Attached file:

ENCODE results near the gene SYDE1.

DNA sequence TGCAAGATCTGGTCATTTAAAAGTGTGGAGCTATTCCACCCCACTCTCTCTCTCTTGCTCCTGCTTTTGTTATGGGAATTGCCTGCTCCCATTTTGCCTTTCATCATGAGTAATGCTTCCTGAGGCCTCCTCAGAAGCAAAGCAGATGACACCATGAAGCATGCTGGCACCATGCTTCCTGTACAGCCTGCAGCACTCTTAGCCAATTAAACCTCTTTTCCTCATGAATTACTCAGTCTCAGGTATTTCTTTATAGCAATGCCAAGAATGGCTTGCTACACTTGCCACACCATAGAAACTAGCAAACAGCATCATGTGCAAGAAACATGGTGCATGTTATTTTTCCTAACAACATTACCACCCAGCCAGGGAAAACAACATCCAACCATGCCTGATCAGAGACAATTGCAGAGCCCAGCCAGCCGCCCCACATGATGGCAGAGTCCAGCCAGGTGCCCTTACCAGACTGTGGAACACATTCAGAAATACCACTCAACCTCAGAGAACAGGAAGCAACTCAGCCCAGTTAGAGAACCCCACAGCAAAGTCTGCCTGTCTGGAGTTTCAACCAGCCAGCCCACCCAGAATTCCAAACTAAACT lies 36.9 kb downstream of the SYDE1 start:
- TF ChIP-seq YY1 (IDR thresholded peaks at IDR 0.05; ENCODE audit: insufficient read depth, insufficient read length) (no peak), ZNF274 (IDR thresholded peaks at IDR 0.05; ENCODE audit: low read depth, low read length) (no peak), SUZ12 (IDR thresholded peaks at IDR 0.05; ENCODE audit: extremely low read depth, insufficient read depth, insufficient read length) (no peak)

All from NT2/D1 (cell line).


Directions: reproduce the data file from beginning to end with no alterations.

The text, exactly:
ENCODE results near the gene SYDE1.

DNA sequence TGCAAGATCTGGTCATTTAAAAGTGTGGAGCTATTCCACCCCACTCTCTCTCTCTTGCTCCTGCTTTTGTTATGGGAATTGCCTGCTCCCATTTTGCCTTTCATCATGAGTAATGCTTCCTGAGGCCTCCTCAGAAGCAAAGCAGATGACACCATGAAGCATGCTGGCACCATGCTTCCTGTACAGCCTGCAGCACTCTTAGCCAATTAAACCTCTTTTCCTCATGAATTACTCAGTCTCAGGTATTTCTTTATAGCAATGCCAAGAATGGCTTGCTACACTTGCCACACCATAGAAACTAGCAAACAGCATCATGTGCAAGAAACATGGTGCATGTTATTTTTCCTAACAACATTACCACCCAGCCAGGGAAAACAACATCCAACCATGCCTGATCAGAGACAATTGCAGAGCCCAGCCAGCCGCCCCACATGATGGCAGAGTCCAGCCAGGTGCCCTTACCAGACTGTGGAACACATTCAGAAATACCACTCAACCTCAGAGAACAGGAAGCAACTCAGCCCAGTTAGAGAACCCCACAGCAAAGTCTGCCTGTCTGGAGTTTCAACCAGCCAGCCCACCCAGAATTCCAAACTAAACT lies 36.9 kb downstream of the SYDE1 start:
- TF ChIP-seq YY1 (IDR thresholded peaks at IDR 0.05; ENCODE audit: insufficient read depth, insufficient read length) (no peak), ZNF274 (IDR thresholded peaks at IDR 0.05; ENCODE audit: low read depth, low read length) (no peak), SUZ12 (IDR thresholded peaks at IDR 0.05; ENCODE audit: extremely low read depth, insufficient read depth, insufficient read length) (no peak)

All from NT2/D1 (cell line).